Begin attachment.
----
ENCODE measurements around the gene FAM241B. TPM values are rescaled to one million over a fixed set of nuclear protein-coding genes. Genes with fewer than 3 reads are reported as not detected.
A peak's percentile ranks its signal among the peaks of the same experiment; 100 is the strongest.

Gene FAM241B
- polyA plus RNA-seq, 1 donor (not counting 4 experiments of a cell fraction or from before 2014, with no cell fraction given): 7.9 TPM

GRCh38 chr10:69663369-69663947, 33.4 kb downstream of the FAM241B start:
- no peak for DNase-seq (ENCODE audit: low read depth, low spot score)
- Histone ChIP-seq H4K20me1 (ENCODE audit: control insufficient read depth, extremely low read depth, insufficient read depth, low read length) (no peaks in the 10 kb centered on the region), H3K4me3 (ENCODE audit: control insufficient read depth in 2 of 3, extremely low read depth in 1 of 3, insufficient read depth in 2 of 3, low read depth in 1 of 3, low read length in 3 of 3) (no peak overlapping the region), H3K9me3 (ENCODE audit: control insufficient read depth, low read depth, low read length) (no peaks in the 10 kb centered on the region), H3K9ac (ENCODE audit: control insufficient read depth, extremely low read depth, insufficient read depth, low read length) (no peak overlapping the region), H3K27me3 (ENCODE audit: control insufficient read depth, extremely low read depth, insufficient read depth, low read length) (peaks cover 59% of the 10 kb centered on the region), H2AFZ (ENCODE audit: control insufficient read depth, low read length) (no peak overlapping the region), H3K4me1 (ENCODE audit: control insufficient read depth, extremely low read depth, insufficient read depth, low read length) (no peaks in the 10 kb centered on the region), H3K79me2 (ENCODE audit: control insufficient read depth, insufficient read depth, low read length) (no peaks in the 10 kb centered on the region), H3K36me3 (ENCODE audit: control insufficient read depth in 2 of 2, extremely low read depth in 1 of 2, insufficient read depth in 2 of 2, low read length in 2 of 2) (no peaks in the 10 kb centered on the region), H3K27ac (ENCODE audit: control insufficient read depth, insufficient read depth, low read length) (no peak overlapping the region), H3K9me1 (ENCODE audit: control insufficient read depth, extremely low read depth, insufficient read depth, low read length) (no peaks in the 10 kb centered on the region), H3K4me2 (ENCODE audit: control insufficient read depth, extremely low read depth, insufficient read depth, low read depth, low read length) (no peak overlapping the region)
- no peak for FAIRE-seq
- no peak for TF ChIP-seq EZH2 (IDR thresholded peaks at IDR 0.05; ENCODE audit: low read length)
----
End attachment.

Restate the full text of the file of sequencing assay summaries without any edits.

ENCODE measurements around the gene FAM241B. TPM values are rescaled to one million over a fixed set of nuclear protein-coding genes. Genes with fewer than 3 reads are reported as not detected.
A peak's percentile ranks its signal among the peaks of the same experiment; 100 is the strongest.

Gene FAM241B
- polyA plus RNA-seq, 1 donor (not counting 4 experiments of a cell fraction or from before 2014, with no cell fraction given): 7.9 TPM

GRCh38 chr10:69663369-69663947, 33.4 kb downstream of the FAM241B start:
- no peak for DNase-seq (ENCODE audit: low read depth, low spot score)
- Histone ChIP-seq H4K20me1 (ENCODE audit: control insufficient read depth, extremely low read depth, insufficient read depth, low read length) (no peaks in the 10 kb centered on the region), H3K4me3 (ENCODE audit: control insufficient read depth in 2 of 3, extremely low read depth in 1 of 3, insufficient read depth in 2 of 3, low read depth in 1 of 3, low read length in 3 of 3) (no peak overlapping the region), H3K9me3 (ENCODE audit: control insufficient read depth, low read depth, low read length) (no peaks in the 10 kb centered on the region), H3K9ac (ENCODE audit: control insufficient read depth, extremely low read depth, insufficient read depth, low read length) (no peak overlapping the region), H3K27me3 (ENCODE audit: control insufficient read depth, extremely low read depth, insufficient read depth, low read length) (peaks cover 59% of the 10 kb centered on the region), H2AFZ (ENCODE audit: control insufficient read depth, low read length) (no peak overlapping the region), H3K4me1 (ENCODE audit: control insufficient read depth, extremely low read depth, insufficient read depth, low read length) (no peaks in the 10 kb centered on the region), H3K79me2 (ENCODE audit: control insufficient read depth, insufficient read depth, low read length) (no peaks in the 10 kb centered on the region), H3K36me3 (ENCODE audit: control insufficient read depth in 2 of 2, extremely low read depth in 1 of 2, insufficient read depth in 2 of 2, low read length in 2 of 2) (no peaks in the 10 kb centered on the region), H3K27ac (ENCODE audit: control insufficient read depth, insufficient read depth, low read length) (no peak overlapping the region), H3K9me1 (ENCODE audit: control insufficient read depth, extremely low read depth, insufficient read depth, low read length) (no peaks in the 10 kb centered on the region), H3K4me2 (ENCODE audit: control insufficient read depth, extremely low read depth, insufficient read depth, low read depth, low read length) (no peak overlapping the region)
- no peak for FAIRE-seq
- no peak for TF ChIP-seq EZH2 (IDR thresholded peaks at IDR 0.05; ENCODE audit: low read length)